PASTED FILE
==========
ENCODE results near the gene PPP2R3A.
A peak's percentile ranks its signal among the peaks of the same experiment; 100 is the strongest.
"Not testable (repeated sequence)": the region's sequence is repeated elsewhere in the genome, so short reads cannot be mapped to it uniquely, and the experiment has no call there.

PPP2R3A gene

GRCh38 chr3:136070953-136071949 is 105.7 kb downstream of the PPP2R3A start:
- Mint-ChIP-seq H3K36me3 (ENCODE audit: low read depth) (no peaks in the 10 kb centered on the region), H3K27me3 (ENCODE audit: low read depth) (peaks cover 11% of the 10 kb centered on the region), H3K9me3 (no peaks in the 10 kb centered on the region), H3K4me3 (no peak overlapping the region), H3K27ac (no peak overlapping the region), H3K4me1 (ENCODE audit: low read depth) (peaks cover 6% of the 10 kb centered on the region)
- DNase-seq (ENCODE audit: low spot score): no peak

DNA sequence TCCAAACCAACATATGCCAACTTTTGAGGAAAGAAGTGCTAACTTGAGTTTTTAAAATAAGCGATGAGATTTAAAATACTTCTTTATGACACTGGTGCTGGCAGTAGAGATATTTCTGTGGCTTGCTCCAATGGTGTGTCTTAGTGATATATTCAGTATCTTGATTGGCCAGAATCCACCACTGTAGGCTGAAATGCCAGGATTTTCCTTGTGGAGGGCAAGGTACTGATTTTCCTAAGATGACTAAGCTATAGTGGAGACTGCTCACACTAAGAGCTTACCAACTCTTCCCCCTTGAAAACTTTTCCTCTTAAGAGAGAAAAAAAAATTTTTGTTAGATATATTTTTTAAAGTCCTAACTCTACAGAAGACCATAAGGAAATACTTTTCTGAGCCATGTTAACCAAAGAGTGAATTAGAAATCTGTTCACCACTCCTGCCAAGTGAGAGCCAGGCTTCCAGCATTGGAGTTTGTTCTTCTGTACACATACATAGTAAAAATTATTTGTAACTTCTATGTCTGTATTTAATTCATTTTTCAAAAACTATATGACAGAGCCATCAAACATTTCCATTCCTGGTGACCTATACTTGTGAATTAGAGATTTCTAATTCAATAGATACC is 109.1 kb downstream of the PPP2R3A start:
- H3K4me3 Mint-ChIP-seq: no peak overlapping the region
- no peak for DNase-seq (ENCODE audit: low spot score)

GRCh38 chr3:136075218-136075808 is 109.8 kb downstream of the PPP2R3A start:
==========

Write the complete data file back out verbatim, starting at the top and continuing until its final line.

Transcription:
ENCODE results near the gene PPP2R3A.
A peak's percentile ranks its signal among the peaks of the same experiment; 100 is the strongest.
"Not testable (repeated sequence)": the region's sequence is repeated elsewhere in the genome, so short reads cannot be mapped to it uniquely, and the experiment has no call there.

PPP2R3A gene

GRCh38 chr3:136070953-136071949 is 105.7 kb downstream of the PPP2R3A start:
- Mint-ChIP-seq H3K36me3 (ENCODE audit: low read depth) (no peaks in the 10 kb centered on the region), H3K27me3 (ENCODE audit: low read depth) (peaks cover 11% of the 10 kb centered on the region), H3K9me3 (no peaks in the 10 kb centered on the region), H3K4me3 (no peak overlapping the region), H3K27ac (no peak overlapping the region), H3K4me1 (ENCODE audit: low read depth) (peaks cover 6% of the 10 kb centered on the region)
- DNase-seq (ENCODE audit: low spot score): no peak

DNA sequence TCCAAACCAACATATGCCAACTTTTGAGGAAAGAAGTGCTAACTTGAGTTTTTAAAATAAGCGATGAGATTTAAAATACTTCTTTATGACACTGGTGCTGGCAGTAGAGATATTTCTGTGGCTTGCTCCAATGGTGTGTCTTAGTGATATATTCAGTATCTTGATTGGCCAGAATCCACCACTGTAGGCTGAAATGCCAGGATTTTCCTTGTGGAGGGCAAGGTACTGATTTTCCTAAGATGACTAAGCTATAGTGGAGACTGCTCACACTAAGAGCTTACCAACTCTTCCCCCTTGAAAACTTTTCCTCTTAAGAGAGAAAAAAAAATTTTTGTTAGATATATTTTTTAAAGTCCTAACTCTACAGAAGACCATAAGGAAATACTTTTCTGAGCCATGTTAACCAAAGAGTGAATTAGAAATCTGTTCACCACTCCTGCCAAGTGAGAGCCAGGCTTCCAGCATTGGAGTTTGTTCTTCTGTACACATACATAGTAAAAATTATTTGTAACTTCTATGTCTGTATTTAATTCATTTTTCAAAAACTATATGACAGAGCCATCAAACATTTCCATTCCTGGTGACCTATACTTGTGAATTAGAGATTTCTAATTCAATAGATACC is 109.1 kb downstream of the PPP2R3A start:
- H3K4me3 Mint-ChIP-seq: no peak overlapping the region
- no peak for DNase-seq (ENCODE audit: low spot score)

GRCh38 chr3:136075218-136075808 is 109.8 kb downstream of the PPP2R3A start: